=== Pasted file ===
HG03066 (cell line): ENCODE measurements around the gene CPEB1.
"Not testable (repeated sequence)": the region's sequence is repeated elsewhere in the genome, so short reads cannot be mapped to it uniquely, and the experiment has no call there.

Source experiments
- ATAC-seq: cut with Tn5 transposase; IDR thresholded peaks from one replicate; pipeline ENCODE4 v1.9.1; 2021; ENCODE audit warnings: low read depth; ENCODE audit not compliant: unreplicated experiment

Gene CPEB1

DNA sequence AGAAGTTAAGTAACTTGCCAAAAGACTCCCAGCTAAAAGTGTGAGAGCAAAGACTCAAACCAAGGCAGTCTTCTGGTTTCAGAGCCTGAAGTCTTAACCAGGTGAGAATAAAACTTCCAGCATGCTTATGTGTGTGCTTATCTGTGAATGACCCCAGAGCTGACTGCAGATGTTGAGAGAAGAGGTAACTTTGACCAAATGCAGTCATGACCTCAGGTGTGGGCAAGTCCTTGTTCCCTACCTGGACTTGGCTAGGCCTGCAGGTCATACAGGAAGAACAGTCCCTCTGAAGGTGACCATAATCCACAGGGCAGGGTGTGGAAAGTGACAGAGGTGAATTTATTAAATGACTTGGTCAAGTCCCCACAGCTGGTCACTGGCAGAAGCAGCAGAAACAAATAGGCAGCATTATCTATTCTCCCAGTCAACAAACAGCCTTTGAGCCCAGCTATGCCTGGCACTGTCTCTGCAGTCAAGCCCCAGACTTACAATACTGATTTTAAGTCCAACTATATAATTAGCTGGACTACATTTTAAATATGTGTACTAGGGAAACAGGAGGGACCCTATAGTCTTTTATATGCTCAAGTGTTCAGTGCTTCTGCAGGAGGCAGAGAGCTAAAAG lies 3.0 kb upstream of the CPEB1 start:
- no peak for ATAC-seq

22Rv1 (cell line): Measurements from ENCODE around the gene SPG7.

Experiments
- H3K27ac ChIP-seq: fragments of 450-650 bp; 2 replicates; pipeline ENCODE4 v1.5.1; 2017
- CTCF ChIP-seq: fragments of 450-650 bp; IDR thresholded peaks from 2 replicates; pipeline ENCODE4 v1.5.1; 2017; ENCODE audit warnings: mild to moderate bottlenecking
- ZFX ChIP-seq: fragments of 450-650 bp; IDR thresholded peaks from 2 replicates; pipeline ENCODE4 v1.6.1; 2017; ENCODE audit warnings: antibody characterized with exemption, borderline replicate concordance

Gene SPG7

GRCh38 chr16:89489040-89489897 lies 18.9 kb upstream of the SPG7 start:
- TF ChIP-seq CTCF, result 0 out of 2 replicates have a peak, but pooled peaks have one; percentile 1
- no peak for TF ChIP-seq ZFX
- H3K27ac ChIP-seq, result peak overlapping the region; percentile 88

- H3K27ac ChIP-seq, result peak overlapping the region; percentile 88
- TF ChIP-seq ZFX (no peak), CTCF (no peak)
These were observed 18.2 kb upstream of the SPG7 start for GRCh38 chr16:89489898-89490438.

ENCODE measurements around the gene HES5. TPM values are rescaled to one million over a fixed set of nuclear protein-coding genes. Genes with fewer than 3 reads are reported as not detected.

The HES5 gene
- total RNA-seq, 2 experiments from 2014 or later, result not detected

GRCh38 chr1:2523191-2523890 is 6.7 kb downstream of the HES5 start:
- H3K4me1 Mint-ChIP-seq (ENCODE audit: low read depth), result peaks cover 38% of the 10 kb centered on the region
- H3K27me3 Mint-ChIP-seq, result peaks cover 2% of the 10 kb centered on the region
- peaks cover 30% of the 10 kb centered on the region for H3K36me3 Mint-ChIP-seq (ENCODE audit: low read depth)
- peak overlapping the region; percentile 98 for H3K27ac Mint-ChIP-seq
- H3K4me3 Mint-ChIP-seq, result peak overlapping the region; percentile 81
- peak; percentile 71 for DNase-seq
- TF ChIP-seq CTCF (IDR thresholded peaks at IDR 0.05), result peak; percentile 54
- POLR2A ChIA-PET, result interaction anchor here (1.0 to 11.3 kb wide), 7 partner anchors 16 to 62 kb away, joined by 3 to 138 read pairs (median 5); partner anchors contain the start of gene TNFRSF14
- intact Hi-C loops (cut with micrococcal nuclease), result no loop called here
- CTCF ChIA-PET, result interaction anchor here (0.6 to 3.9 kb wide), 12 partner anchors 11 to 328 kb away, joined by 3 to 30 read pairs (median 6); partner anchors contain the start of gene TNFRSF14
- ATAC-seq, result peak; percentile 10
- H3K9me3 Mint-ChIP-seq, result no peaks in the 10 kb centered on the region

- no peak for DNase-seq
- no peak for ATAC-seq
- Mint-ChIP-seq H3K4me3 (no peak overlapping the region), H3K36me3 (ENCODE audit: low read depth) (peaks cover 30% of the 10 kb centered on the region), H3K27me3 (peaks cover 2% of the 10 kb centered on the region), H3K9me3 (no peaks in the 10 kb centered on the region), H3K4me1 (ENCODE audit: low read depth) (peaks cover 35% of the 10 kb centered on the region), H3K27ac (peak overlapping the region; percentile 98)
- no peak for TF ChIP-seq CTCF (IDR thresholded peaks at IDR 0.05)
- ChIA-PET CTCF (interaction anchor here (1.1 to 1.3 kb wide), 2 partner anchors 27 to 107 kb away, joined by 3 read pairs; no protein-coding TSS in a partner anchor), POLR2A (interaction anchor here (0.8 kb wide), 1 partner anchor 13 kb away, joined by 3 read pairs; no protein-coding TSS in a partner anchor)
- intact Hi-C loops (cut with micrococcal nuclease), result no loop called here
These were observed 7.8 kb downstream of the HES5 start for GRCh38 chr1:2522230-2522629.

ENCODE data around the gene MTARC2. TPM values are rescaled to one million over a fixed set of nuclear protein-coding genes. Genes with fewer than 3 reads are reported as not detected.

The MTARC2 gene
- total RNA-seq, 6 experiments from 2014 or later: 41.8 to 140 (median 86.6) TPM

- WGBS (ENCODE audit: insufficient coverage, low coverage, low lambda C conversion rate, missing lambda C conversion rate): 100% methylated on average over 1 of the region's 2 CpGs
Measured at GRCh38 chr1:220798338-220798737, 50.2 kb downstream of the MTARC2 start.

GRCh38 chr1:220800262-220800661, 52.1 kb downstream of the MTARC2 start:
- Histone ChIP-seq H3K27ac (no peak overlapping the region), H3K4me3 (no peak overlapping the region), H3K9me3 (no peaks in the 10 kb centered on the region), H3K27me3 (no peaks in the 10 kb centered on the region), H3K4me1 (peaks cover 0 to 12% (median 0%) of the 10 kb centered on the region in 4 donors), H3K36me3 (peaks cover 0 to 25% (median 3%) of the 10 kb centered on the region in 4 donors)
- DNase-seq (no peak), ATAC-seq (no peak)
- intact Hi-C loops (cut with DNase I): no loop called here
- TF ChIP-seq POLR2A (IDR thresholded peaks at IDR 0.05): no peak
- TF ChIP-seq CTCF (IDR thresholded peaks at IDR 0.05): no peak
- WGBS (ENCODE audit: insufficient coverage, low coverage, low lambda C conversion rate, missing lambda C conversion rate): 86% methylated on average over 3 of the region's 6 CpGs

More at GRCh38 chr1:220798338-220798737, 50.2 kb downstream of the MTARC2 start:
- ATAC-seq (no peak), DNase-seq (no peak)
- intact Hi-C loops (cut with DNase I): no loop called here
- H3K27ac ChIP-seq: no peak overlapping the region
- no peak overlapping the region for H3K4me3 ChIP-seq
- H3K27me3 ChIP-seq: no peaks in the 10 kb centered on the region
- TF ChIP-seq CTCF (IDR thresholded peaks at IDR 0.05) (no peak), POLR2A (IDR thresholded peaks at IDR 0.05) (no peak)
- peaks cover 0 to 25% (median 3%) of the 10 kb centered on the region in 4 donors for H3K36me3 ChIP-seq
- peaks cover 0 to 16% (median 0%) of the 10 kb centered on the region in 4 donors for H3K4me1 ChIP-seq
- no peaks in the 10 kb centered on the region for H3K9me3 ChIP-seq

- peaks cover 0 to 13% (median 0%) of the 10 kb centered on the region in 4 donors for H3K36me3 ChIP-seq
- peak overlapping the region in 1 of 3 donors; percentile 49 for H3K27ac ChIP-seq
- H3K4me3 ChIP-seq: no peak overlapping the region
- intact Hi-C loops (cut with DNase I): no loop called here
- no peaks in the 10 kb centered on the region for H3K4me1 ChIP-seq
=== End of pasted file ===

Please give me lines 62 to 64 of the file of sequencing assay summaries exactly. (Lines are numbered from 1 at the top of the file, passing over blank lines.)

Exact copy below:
- TF ChIP-seq CTCF (IDR thresholded peaks at IDR 0.05) (no peak), POLR2A (IDR thresholded peaks at IDR 0.05) (no peak)
- peaks cover 0 to 25% (median 3%) of the 10 kb centered on the region in 4 donors for H3K36me3 ChIP-seq
- peaks cover 0 to 16% (median 0%) of the 10 kb centered on the region in 4 donors for H3K4me1 ChIP-seq